And Clayton Oliphint? Thank you for facilitating. You are the absolute best. What do you say we call Drew Pearson next week? Surely there’s a Roo tie to the Hail Mary in Minnesota somewhere. 😉
The story of the 9-game season of the 1968 Roos will be told over 9 days in December. See you then.
Sat 12/1: Northwood & Tet/Cronkite/LBJ/New Hampshire
Wed 12/5: Southwestern & Prague Spring
Sat 12/8: Maryville & French Student Protests
Wed 12/12: Nebraska Wesleyan & RFK
Sat 12/15: Sewanee & MLK
Wed 12/19: William Jewell & the Chicago Convention
Sat 12/22: Colorado College & the Mexico City Olympics
Wed 12/26: Ouachita Baptist & the Dallas Cowboys
Sat 12/29: Texas Lutheran & Apollo 8
Members of the 1968 Austin College Kangaroos:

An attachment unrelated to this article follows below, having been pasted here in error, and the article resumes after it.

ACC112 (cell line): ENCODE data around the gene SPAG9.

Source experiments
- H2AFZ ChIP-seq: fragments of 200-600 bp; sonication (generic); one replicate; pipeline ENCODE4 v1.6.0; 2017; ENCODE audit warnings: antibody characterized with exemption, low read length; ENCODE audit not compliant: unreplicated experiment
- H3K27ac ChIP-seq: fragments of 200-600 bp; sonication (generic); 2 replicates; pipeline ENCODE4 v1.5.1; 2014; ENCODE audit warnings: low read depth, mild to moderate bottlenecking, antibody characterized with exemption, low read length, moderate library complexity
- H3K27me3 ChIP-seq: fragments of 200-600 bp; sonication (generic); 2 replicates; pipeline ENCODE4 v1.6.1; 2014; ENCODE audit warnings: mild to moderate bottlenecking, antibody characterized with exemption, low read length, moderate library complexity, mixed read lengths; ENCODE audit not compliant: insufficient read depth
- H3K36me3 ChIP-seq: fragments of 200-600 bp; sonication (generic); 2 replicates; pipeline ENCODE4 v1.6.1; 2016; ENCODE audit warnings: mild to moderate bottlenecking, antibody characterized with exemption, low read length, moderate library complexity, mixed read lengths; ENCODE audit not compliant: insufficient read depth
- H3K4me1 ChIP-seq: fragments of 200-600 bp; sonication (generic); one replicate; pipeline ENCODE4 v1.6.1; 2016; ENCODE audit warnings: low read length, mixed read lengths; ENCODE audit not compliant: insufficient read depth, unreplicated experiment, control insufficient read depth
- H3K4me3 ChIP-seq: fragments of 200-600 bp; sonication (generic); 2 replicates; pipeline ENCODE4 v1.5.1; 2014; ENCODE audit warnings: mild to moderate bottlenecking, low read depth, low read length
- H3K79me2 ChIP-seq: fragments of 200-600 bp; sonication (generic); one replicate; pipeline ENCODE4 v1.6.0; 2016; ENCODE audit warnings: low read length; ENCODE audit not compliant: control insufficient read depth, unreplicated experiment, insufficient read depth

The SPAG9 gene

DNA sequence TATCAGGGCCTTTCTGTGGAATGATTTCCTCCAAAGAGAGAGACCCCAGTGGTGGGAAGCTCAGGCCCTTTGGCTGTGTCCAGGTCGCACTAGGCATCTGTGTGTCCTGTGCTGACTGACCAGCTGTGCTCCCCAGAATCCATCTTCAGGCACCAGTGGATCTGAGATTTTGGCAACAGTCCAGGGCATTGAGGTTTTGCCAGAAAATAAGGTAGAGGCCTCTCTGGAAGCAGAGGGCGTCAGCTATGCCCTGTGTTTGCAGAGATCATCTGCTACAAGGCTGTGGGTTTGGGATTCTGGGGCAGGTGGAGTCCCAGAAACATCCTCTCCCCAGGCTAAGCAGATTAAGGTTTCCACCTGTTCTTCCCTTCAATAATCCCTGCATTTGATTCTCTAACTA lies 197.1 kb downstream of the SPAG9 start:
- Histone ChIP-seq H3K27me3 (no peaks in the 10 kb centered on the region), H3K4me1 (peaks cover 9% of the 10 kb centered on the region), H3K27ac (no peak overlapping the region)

Chris Nyvall, Dee Dearen (request sent), Eddie Farley (request sent), J.B. Cole (request sent), John Fain, John Sheridan, Keith Johnston, Mark Burtner (request sent), Nick Jones (request sent), Paul Neubach (request sent), Phil Fuller (request sent), Randy Reedy (request sent), Rick Page, Bob Sheffield, Roland Rainey (request sent), Steve Schiff (request sent), Vb Atchison, Bruce King (request sent), Jerry Moore, Bob Schucany, Bobby Anderson (passed), Charlie Schreiber (passed), Clay Fulcher, Dennis McEntire, Don Fields, Eddie Brister, Fred Maples (passed), Gary Watkins, Hobart Collins, James Moore, Jay Weigel, Jeff Smith, Jim Baccus (passed), Joe Meade (passed), John Clendennen, John Menefee (passed), Kelly Hester, Ken Hewett, Kent Streit, Larry Elliott, Lonnie Cooper, Mark Beardsley, Mike Moore, Mike Skinner, Mike Toon (passed), Mitchell Dickson, Neil Crockett (passed), Pat Marushia, R.J. Hagood (passed), Ron Hagood (passed), Richard Bass, Robert Snider (passed), Ronnie Cooper, Steve Hays (passed), Steve Josephson, Teb Baker (passed), Tim Jubela (passed), Tim Miller, Wes Eben (passed), Head Coach Floyd Gass, Assistant Coaches Duane Nutt (h/t Kelly Nutt), Bob Mason, Bill Long, Slats McCord
A handful of the many, many, MANY Roos who “like” the Dallas Cowboys on Facebook.